himself in hi? own home without being under
obligations to any one. It costs you nothing,
aud the sooner, you write, the sooner you will
becured.
A Gentle Hint.
"And that." said Mr. Staylate. con?
cluding his tiresome story, "was how my
mother became interested in the Home
for Apod Widows."
"Speaking of homes." remarked Miss
Patience. yawning ostentatiously,
"doesn't that word 'home'appeal to you
and make you feel there is no place like
it?"?Philadelphia Press.
Music.
No more th<? soriRoird ?loth delight
t?. . ?if. o? eor IM m? a,
Wh? h ??;>.?< ;ir. dear ?t-.? > '<I rather hear
TI ? ea?efcl< ol ; :.? ?.? n.
?Washington ??;ar.
SIZING IT UP.
It's a pretty careful speaker who isn't
forced to discount his first statements
more than ten per cent.
"Oh, Annie!" exclaimed four-year
old Elmer, "there's a h?)le in my stock?
ing as big as a silver dollar!"
"Are you sure it's thai big?" asked
his sister.
"Well," replied the Utile fellow, after
looking at it again, "it's as big as 90
cents, anyway."?Cincinnati Enquirer.
Last Resort.
When everything's clo?*-?1 at the rlubroom
And the cartata is S*wa at the show, too.
Then-'s no plac?? like home, take uiy word
for't,
Wh<-n there'? no other place you can go
to.
?Baltimore New?.
Days of the Week.
"What are the days of the 'week?'
asked the teacher.
The little girl pondered deeply for a
moment.
"Hip dinner ??ay, washing day, ironing
day, baking day, the girl's day out, last
school ?iay and p!a\ clay," she answered
finally 1. ?Chiesto Poet?
She Merely Wanted to Know.
"The fOCl Is,*" slid tin' old bachelor,
"that 1 re; aid a woman as an inferior
being."
? "What's the matter?" asked Mrs.
Heopeck. "ila.- some woman been
hinting that she renards you as being
good enough for her?"?Chicago Rec?
ord-Herald.
A Certain Indication.
"Mrs. A. S. Plri&g. has re.-ently oponed
a bank account for the first time in her
life."
"How do you know?"
"She has just given her next door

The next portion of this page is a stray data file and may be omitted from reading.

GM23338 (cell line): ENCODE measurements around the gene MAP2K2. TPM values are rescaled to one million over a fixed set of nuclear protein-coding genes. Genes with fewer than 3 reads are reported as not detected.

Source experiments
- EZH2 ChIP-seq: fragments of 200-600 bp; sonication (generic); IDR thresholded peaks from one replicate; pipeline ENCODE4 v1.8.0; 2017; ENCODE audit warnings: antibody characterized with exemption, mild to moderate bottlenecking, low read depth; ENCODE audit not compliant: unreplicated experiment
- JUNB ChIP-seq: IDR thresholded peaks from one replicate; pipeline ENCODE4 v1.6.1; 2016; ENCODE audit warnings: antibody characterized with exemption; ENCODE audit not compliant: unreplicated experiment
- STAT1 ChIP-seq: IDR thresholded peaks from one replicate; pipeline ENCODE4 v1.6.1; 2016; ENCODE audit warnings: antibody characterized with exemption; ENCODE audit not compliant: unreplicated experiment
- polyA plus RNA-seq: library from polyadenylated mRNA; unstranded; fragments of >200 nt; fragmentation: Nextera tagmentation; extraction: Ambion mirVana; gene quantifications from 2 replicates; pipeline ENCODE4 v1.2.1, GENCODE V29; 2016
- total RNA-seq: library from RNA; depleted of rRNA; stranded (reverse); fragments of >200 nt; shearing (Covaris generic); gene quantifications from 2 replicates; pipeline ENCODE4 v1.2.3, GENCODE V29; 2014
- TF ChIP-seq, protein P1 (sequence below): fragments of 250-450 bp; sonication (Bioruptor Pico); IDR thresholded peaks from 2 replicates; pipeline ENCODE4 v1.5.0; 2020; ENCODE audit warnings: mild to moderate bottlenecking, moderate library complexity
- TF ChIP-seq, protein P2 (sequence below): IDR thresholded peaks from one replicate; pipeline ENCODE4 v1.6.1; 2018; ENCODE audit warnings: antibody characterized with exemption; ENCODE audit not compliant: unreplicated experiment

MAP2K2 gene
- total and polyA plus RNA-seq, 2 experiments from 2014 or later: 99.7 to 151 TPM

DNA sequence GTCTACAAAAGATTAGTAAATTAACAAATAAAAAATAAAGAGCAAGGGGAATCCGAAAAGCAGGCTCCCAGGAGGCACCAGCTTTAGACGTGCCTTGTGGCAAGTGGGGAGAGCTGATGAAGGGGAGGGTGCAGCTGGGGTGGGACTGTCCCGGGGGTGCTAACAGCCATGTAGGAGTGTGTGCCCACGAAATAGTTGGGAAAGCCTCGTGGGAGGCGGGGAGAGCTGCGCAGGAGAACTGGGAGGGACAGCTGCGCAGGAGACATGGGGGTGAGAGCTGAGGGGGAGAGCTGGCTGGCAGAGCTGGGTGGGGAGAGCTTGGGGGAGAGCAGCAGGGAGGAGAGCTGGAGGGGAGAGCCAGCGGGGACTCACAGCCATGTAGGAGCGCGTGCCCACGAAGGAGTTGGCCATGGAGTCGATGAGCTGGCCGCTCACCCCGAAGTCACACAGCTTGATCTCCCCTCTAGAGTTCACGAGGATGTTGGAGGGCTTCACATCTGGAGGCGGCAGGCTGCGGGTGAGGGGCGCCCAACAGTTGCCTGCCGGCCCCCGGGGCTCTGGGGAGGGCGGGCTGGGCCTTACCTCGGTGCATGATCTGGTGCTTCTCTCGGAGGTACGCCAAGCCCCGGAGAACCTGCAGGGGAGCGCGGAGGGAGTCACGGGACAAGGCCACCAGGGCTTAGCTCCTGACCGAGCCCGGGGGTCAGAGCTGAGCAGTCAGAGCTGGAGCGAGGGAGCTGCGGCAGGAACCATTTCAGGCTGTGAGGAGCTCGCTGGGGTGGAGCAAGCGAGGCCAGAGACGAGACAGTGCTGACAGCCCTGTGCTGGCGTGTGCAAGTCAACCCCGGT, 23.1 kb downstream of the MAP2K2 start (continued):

neighbor a check for 35 cents."?Wo?
man's Home Companion.
A Sense of Distrust.
"Have you ever done anything to en?
title you to tho gratitude of posterity?"
"No." answered Senator Sorphum;
"and when 1 see some of the statuary
that is Mattered alunit I don't feel like
tempting posterity to be too grateful."
-Washington Star.
Rip Van Winkle Libeled.
Rip Van Winkle had just been tak?
ing a nap. Placing a hand upon hte
beard, he murmured drowsily, "How
this grows on me." After which he
fell into a second doze, that he might
sleep out the remaining ten years.?
Yale Record.
Tough Pupil.
Teacher?Jimmy, how would you ex?
press the idea that a man is mentally
unbalanced??
ffwt in de second story!??. O. Times
Democrat.
Booker's
Market
18 W. Baker St.
A FULL LINE OF FINE
GROCERIES AND FRESH
MEATS & VEGETABLES
Wood and Coal, Cigars and Tobacco.
AT THE LOWEST MARKET PRICES.
YOU CAN SAVE MONEY BY GIVING ME A CAM,.
AJX GOODS DELIVERED TO YOU FREE.
TELEPHONE 1307 ana .
A. C. BOOKER, Prop.
?* 18 W. BAKER ST. RICHMOND, VA.
W. I. JOHNSON, ?
FUNERAL DIRECTOR' AND BMBALMER.,
Office & Warcfooms, 207 N. Foushee St. Corner Bro*4,
HACKS FOR HIRE: ^
Orders by Telephone or Telegraph filled. Wedding, Sup?
pers and Entertainments promptly attended. ^
Old 'Phone, 6?6. Residence in Building, New Phone, 44?
KNIGHTS OP COLUMBUS OP THE WORL!.
c
V. P. & F. K. of W.
*1
TO WHOM IT MAY CONCERN:
This organization has been chartered and legai W >..